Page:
Its bidding process started on November 23rd, 2020. According to the documents obtained from the Punjab energy department, bidding’s second round was deemed necessary because the companies that had participated in the first round were asking for higher amounts of money than the officially allocated sums. 

The second round was, thus, held on January 20th, 2021. In it, bids for package 3 (which consists of 337 schools in Chakwal district), package 5 (which consists of 464 schools located in Toba Tek Singh, Sahiwal, Pakpattan, Okara, Kasur and Lahore districts) and package 7 (which includes 288 schools in Jhelum, Gujarat, Mandi Bahauddin, Hafizabad, Chiniot and Faisalabad districts) were accepted. On the contrary, through a notification issued on April 9th, 2021 by Kaisrani, all bids for package 1 (which consists of 909 schools of Attock and Mianwali districts), package 2 (which includes 639 schools of Rawalpindi district), package 4 (which covers 1,031 schools located in Khushab, Bhakkar, Sargodha and Jhang districts) and package 6 (including 532 schools of Sheikhupura, Narowal, Sialkot, Gujranwala and Nankhana Sahib districts) were rejected.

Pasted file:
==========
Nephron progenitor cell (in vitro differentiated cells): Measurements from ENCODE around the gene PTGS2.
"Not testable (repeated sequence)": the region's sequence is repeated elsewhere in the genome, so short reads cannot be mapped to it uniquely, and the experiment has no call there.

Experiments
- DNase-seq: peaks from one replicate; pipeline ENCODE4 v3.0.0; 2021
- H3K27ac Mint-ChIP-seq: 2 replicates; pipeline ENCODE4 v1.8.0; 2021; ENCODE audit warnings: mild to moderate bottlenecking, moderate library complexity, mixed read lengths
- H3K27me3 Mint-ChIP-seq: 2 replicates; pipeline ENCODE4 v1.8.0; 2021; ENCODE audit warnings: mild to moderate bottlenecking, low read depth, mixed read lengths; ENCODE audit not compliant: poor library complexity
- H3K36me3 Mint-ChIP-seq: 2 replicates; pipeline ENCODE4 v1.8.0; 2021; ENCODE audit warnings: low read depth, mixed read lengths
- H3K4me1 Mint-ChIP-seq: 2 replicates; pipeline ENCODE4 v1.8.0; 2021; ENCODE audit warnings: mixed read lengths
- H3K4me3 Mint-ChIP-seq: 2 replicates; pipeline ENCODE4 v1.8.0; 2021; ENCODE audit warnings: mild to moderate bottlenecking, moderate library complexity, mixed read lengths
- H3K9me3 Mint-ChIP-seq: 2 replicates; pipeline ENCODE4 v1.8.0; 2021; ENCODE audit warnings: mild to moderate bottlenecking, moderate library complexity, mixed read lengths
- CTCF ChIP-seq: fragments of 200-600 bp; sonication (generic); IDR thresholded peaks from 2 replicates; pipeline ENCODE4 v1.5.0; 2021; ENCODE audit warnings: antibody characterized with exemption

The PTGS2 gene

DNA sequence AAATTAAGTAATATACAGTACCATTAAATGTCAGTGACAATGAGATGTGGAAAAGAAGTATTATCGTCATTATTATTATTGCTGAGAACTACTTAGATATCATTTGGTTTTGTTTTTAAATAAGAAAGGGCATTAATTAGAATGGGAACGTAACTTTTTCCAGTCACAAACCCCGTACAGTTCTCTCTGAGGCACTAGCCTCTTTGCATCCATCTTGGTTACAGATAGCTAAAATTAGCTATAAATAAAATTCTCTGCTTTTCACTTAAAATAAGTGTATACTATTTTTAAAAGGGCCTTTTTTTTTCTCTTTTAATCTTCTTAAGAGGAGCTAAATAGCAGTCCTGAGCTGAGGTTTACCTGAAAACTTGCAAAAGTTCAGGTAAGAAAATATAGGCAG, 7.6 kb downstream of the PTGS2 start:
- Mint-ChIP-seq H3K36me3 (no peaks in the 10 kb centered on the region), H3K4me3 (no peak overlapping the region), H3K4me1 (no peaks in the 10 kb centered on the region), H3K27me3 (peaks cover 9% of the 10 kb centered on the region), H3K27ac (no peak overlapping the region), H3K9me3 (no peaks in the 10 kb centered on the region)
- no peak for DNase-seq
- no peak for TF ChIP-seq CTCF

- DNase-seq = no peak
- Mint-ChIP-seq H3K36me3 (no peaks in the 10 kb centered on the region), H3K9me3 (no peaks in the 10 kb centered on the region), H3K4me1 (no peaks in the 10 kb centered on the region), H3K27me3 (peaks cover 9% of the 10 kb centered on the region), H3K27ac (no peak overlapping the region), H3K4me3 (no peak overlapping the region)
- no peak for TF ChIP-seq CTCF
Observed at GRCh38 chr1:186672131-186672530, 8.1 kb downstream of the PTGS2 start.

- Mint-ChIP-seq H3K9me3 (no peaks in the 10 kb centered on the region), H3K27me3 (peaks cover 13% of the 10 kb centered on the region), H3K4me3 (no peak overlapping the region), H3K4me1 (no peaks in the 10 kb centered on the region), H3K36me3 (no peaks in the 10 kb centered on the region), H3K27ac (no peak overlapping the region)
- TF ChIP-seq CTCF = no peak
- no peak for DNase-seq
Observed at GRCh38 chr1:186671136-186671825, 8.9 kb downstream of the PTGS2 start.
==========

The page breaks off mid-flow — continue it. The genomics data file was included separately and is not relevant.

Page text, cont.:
Later, Kaisrani also rejected the bids approved for package 7 through another notification issued on June 14th, 2021. Thus, after two rounds, only bids for package 3 and package 5 were accepted.

The third round of bidding was held in April 2021 in which the lowest bids made by the contractors for package 2 and package 6 were accepted while the bids for package 1 and package 4 were rejected again.

The fourth round of bidding was held on January 27th, 2022 in which the bids for package 1, package 4 and package 7 were finally accepted.

After the completion of these rounds, the government has signed contracts with all the successful companies except the lowest bidder of package 5, says Kaisrani. “The process of providing solar energy to schools will start soon and will be completed by the end of this year," he says.

Package deal

The successful bids for the second phase have some surprise statistics hidden in them.

According to them, the cost of supplying and installing solar energy equipment in a school included in package 5 districts (Toba Tek Singh, Sahiwal, Pakpattan, Okara, Kasur and Lahore) is 416,845 rupees. This is the highest cost in the whole province even though these are neither far-flung districts nor are they part of a mountainous or desert area which requires special means to transport the equipment there.